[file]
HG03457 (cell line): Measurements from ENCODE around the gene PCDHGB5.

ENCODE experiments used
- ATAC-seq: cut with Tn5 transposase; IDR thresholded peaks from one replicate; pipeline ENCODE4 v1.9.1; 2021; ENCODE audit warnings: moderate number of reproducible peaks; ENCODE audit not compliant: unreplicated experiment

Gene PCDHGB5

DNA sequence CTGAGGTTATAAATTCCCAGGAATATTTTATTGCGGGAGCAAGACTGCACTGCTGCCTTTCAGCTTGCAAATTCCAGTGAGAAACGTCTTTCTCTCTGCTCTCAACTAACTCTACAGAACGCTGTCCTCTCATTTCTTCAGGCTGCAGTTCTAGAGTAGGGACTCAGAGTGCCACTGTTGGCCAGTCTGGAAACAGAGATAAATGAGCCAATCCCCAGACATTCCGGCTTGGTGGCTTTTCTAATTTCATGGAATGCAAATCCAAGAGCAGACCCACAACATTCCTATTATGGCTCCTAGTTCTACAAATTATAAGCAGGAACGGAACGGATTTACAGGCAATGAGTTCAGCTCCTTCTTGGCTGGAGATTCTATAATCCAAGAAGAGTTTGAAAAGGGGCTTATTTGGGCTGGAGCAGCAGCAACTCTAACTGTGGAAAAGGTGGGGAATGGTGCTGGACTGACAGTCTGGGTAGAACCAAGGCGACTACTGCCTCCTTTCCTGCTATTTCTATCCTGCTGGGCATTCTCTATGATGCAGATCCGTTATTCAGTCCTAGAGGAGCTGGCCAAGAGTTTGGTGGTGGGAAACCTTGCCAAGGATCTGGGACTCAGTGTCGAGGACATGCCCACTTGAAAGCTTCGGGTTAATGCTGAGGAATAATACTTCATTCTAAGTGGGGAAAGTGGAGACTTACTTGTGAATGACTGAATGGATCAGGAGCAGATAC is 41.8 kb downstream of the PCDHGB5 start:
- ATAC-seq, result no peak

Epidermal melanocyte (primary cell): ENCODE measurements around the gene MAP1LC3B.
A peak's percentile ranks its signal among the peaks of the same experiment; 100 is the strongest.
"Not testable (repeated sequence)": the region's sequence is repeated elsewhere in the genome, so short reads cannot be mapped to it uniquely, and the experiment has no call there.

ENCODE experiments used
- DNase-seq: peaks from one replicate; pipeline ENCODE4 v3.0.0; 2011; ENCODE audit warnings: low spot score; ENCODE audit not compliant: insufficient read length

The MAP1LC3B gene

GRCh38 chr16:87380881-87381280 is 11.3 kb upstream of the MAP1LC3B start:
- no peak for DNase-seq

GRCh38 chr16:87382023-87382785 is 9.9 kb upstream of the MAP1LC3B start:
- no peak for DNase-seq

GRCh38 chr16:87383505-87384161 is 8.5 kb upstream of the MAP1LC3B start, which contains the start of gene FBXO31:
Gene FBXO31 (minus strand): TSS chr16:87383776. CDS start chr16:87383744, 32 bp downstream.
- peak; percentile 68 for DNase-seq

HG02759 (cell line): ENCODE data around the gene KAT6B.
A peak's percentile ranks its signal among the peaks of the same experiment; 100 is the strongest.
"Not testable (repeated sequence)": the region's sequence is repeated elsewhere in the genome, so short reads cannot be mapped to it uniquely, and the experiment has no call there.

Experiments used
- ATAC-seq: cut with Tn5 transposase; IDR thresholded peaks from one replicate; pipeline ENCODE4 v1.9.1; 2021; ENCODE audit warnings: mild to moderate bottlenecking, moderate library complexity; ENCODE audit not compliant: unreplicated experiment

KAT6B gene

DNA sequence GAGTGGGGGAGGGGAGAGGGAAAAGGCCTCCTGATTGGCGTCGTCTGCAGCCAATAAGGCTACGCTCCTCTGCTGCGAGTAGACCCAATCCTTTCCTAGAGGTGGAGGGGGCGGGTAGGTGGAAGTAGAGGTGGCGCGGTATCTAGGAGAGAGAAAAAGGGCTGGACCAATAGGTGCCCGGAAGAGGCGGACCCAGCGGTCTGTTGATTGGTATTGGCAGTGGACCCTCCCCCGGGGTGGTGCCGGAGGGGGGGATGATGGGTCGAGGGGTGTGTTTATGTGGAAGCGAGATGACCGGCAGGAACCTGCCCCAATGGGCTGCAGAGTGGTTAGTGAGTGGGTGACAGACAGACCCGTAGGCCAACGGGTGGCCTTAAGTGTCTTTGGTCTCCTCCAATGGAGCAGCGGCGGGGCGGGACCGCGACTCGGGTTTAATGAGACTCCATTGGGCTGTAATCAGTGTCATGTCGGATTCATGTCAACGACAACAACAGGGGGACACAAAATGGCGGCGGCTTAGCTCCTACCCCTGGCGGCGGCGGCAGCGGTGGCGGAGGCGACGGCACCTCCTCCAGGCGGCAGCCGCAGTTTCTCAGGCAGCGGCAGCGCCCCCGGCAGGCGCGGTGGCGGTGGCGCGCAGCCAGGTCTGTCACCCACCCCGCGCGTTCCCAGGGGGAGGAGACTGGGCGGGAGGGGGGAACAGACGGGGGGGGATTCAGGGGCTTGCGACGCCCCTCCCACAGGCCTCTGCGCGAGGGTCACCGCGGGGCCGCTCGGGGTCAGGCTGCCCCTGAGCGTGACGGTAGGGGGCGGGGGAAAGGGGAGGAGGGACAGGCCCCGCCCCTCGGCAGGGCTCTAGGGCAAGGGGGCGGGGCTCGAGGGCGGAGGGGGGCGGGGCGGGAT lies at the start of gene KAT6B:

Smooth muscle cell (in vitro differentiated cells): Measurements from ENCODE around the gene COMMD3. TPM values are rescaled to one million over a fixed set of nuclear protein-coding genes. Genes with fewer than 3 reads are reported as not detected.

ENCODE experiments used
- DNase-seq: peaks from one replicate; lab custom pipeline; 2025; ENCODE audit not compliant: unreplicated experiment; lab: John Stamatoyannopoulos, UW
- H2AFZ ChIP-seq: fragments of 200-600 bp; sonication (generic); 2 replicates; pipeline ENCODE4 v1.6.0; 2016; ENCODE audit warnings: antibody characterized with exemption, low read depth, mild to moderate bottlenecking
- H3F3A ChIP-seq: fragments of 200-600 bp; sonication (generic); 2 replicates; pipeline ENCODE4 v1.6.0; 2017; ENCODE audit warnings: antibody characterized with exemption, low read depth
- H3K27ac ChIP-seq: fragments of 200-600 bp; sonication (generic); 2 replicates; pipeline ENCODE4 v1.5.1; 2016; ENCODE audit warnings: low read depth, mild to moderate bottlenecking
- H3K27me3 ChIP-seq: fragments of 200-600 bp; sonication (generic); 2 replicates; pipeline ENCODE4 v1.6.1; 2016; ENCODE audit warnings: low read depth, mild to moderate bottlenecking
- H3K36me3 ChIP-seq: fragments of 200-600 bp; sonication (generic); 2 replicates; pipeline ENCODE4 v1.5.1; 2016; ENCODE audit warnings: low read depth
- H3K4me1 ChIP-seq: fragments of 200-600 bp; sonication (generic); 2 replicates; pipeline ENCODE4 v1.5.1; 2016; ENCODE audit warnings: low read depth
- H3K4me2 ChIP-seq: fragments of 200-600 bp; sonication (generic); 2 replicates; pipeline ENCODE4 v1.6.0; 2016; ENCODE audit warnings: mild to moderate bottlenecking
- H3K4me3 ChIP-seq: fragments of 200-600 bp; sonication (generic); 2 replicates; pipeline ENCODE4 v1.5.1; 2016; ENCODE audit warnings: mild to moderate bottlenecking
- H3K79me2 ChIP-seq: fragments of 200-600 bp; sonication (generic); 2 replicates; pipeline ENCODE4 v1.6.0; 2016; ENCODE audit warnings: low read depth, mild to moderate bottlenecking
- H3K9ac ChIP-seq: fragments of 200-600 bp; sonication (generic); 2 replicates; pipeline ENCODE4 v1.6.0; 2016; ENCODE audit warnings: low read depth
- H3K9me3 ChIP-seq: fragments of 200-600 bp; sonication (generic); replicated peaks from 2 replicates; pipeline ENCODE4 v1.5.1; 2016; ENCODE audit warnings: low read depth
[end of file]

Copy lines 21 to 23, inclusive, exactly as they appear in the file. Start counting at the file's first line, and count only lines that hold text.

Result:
A peak's percentile ranks its signal among the peaks of the same experiment; 100 is the strongest.
"Not testable (repeated sequence)": the region's sequence is repeated elsewhere in the genome, so short reads cannot be mapped to it uniquely, and the experiment has no call there.

Experiments used